Samantha Womack on The Girl on the Train and family ties to one of Belfast's most famous sons
From the intrigues of Walford to the suspense of The Girl on the Train, Samantha Womack takes to the stage of Belfast's Grand Opera House this week for a dramatic adaptation of Paula Hawkins's smash hit novel. Jenny Lee catches up with the former EastEnders actress and discovers her family links to the city
FIRST, there was the best-selling book, The Girl on the Train by Paula Hawkins, a page-turning psychological thriller of twists and turns, suspense and drama; then there was the 2016 movie starring Emily Blunt. Now comes the stage production, which stops off in Belfast this week, with former EastEnders actress Samantha Womack playing the role of troubled commuter Rachel Watson.
Separated from her husband and having lost her job, instead of facing up to reality, she seeks solace at the bottom of a bottle. In order to distract herself, Rachel begins watching a couple, Megan and her husband Scott, from the train on her daily commute, envying their seemingly idyllic lifestyle.
When Rachel learns that the woman she’s been secretly watching has suddenly disappeared, she finds herself as a witness and suspect in a thrilling mystery in which she will face bigger revelations than she could ever have anticipated.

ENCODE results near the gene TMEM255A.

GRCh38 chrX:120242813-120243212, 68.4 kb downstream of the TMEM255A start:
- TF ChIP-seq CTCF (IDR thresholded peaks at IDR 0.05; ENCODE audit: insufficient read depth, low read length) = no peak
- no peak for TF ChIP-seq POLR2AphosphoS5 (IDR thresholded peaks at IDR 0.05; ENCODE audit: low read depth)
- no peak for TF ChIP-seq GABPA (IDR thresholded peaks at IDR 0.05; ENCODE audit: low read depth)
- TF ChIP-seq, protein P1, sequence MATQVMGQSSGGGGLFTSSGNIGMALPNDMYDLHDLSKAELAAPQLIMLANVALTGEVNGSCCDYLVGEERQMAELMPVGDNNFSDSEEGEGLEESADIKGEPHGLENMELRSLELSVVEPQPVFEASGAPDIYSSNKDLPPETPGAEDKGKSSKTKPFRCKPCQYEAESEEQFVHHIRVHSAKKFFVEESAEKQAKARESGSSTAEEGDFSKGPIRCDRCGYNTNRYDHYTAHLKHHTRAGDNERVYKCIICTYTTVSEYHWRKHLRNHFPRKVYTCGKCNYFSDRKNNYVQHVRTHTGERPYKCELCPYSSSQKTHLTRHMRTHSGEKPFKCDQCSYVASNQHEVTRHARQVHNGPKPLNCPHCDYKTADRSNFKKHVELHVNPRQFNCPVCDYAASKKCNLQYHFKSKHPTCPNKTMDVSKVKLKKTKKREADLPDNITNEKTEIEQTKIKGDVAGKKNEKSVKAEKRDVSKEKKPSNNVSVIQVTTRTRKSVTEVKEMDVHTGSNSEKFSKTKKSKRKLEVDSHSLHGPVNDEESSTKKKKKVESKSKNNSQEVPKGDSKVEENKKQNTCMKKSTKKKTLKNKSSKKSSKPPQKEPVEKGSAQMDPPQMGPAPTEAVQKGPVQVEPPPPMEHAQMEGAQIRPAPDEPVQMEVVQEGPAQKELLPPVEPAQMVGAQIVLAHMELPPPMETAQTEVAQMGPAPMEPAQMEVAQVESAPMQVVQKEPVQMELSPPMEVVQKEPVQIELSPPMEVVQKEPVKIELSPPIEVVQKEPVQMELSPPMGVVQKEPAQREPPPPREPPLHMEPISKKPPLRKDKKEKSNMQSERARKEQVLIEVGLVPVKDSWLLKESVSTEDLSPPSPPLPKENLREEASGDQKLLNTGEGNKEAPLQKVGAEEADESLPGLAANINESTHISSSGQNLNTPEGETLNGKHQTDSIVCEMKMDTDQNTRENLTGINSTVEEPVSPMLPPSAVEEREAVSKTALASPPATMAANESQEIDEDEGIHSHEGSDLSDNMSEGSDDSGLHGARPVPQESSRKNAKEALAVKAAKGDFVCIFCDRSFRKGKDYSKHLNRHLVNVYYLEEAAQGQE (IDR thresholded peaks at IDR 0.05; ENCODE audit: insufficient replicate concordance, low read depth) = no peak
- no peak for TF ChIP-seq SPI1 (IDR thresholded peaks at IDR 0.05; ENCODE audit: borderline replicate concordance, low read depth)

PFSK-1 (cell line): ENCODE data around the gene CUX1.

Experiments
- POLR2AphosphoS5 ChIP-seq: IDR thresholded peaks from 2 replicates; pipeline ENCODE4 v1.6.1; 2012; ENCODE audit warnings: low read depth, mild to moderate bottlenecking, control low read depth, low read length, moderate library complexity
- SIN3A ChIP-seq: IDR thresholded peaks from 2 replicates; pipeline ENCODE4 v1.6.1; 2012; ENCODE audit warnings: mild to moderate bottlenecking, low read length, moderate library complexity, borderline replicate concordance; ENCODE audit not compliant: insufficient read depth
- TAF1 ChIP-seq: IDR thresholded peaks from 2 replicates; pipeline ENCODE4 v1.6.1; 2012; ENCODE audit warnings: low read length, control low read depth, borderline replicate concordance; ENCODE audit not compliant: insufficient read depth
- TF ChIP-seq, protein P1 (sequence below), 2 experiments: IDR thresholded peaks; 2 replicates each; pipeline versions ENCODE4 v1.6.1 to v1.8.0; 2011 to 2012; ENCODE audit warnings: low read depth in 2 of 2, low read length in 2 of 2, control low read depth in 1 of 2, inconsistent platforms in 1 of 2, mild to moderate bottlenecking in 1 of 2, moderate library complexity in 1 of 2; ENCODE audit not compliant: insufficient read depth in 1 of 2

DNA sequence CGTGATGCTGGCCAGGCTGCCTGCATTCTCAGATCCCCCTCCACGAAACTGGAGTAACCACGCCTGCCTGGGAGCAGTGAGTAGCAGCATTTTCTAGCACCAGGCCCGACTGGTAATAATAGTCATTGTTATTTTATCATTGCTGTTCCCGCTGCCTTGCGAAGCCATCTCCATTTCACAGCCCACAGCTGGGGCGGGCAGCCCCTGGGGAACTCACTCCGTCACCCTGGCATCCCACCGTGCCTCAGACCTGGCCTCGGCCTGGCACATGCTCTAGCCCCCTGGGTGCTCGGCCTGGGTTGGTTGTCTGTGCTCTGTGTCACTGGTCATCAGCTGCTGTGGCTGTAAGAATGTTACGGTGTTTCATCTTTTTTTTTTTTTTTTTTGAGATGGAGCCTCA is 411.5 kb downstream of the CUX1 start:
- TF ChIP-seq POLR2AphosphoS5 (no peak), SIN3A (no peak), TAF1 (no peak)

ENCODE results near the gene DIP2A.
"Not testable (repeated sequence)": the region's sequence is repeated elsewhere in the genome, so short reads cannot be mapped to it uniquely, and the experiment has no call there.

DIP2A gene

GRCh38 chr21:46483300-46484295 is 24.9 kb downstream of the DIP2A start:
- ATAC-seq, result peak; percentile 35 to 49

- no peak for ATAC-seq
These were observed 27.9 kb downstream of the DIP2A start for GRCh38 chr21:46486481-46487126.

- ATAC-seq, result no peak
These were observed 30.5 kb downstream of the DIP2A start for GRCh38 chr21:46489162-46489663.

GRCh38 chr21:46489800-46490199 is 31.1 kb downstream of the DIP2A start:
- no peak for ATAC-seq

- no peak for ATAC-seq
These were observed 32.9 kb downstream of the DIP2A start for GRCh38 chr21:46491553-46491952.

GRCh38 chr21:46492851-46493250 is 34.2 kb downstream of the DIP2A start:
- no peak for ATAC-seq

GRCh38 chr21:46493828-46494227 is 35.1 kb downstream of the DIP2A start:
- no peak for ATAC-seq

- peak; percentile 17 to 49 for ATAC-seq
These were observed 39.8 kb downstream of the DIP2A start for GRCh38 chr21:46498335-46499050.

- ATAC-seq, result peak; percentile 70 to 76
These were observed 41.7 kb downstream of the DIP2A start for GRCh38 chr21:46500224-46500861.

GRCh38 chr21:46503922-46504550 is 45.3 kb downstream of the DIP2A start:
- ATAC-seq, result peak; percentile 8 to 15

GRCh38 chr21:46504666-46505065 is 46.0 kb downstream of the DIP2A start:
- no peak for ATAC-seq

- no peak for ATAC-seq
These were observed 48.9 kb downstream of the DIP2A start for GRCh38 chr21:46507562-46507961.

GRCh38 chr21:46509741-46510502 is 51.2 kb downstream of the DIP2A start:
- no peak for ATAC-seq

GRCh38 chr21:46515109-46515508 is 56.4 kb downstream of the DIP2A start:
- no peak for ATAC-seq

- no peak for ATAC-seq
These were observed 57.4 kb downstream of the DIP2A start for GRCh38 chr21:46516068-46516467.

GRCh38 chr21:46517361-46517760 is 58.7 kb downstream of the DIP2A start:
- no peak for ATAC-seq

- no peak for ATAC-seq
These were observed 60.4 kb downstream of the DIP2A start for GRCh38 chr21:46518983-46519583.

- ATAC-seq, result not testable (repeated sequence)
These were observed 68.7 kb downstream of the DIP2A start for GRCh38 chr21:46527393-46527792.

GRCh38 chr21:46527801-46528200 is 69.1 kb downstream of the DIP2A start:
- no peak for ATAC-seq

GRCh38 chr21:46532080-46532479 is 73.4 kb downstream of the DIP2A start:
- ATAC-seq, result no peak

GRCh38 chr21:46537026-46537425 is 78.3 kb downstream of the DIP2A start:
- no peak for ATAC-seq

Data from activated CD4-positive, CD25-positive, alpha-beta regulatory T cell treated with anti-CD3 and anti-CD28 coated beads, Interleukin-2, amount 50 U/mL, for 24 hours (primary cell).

The play, which also stars Mr Selfridge and Coronation Street actor Oliver Farnworth, is a physically and mentally demanding role for its 46-year-old leading lady.
I spoke to a hoarse Womack the morning after she had performed two shows; she admitted she "felt like she was hungover" and had "been through the wars".
“There are about 70 pages of dialogue and I'm on stage throughout so it's like being on a two-hour rollercoaster ride. I really need the interval break to go to the toilet because I've been drinking water all the time, pretending it's vodka.
"The matinees are exhausting but they are usually really good shows because I'm in a really dark place as I know I have to perform the show twice. I get my head smashed into a counter, I scream and I shout and the next morning I wake up feeling like I've been to hell and back."
So how does she relax in her spare time? Reading psychological thrillers?
"Weirdly, I'm obsessed with watching crime documentaries on Netflix," she laughs.
Womack is one of the 20 million worldwide to have purchased and enjoyed Paula Hawkins's debut novel when it was published in 2015.
"Having been thoroughly captivated by the novel, the opportunity to take on a role like this is incredibly exciting. I’ve been fascinated by thrillers for a long time and this kind of storytelling, like Hitchcock’s Rear Window, offers us a voyeur's journey into a world which is dangerous and full of suspense.
"It's such a great piece of work. All the characters are flawed and you fell for them as they've all got damaged. There is no goody or baddy like in a normal whodunnit where you are just trying to find out who killed somebody.